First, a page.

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Uses of ICTs for Development. Devyani Mani, UNCRD. Is there sufficient knowledge on ICTs for Development?. Focus on need for incorporation of ICTs but… Limited documentation of best practices Documentation does not include political, cultural, and social concerns. ICTs and Human Security.

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uses of icts for development

Uses of ICTs for Development

Devyani Mani, UNCRD

is there sufficient knowledge on icts for development
Is there sufficient knowledge on ICTs for Development?
  • Focus on need for incorporation of ICTs but…
  • Limited documentation of best practices
  • Documentation does not include political, cultural, and social concerns
icts and human security
ICTs and Human Security
  • Economic development of poor communities
  • Social development, empowerment, and social capital
  • Environmental management
  • Cultural preservation
  • Accountability and good governance
economic development of poor
Economic development of poor
  • Creation of new economic activities and opportunities
  • Increasing efficiency in existing activities
    • Productivity
    • Access to markets
    • E-commerce
constraints in using icts for the poor
Constraints in using ICTs for the Poor
  • Heeks:
    • Source proximity
    • Trust
    • Knowledge
    • Confidence and security
what do the poor need
What do the poor need?
  • Ability to assess and apply information
  • Locally relevant information
  • ICTs to give them voice
  • Intelligent and dedicated intermediaries
    • Poor and development agents, markets
  • Community intermediaries
  • Control over technology
social development
Social development
  • Education
    • Teachers vs. computers
    • Topic-specific education
    • Adult education
    • Radio, TV
  • Health
    • Health related information dissemination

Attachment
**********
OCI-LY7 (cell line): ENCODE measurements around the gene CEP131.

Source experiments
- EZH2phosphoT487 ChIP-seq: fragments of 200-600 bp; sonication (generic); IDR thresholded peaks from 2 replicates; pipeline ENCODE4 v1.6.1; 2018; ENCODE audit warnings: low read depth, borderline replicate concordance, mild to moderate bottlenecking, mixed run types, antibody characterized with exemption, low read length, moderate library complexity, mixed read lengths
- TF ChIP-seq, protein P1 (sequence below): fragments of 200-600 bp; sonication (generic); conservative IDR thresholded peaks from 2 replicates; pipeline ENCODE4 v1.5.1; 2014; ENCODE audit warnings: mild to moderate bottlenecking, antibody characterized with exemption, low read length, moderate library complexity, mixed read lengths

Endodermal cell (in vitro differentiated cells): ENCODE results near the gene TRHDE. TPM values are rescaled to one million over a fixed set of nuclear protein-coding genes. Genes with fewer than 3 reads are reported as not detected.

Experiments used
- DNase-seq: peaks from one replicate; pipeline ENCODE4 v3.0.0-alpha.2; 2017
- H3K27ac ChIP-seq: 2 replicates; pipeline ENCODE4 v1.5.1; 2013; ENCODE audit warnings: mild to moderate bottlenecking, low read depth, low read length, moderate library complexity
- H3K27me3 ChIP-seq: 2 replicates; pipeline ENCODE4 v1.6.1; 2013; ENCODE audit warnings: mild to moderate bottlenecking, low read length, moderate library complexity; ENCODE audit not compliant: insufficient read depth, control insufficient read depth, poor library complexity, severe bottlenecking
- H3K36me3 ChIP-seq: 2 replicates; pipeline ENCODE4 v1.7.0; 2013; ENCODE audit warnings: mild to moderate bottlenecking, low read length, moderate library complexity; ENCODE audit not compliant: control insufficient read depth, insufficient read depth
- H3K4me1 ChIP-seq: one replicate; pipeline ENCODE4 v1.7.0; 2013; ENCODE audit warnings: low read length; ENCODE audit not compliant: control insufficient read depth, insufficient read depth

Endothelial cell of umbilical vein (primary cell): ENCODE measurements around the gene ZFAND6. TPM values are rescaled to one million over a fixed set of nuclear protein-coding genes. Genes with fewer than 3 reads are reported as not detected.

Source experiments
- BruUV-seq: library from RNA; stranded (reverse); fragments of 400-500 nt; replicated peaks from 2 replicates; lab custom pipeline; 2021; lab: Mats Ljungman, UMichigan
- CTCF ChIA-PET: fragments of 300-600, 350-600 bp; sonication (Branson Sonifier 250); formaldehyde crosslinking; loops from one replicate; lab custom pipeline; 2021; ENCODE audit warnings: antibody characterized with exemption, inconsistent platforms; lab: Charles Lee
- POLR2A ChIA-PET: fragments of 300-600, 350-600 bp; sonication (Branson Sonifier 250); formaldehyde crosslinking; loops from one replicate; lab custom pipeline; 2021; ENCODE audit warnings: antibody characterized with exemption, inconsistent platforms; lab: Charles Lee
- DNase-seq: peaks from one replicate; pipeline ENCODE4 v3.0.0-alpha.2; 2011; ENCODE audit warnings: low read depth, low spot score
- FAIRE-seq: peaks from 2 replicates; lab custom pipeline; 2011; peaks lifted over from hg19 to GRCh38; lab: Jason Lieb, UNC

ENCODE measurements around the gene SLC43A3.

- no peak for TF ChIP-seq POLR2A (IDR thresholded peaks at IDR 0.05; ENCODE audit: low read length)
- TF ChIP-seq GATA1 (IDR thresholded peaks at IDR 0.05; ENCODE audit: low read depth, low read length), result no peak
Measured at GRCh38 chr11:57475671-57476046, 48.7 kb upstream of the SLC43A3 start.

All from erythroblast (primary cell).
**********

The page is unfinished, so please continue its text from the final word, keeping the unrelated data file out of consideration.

impacts on women
Impacts on Women
  • Access to information for empowerment and participation in economic, community, and household activities
  • Grameen mobile phones
  • Women as sources of information
  • Child care, crops, nutrition, local indigenous medicine
empowerment and social capital
Empowerment and Social Capital
  • Strengthening of communities for participation in development
  • Liberation of marginalized groups
  • Linking diverse communities (bridging)
  • Linking communities with government (linking)
environmental management
Environmental Management
  • Natural resources management
  • Disaster mitigation
  • Geographic Information Systems (GIS)
  • Information dissemination
  • Communication between stakeholders
cultural preservation
Cultural Preservation
  • Cultural heritage and diversity
  • Fundamentalism and ethnocentricity
good governance transparency and accountability
Good governance, transparency, and accountability
  • “The right to information has often been described as one of the most effective tools in the hands of citizens not only to fight corruption and the arbitrary exercise of power in the structures of government, but also to participate in governance.”
good governance
Good governance
  • Efficiency
  • Decision-making
  • Coordination
  • Information dissemination
  • Multi-stakeholder participation
  • Reduced corruption
risks in using icts for improving governance and service delivery
Risks in using ICTs for improving governance and service delivery
  • Acceptance of concerned agency
  • Reform agenda
  • Identification of information systems requirements
  • Evolutionary approach
  • Prioritization
  • Consultation and participation of stakeholders
two best practices
Two best practices
  • Gyandoot, Dhar District, Madhya Pradesh, India
    • Initiated 2000
    • Stockholm Challenge Award 2000
  • Village Knowledge Centres, Pondicherry, India
    • Initiated 1998
    • Stockholm Challenge Award 2001
icts for the rural poor
ICTs for the rural poor: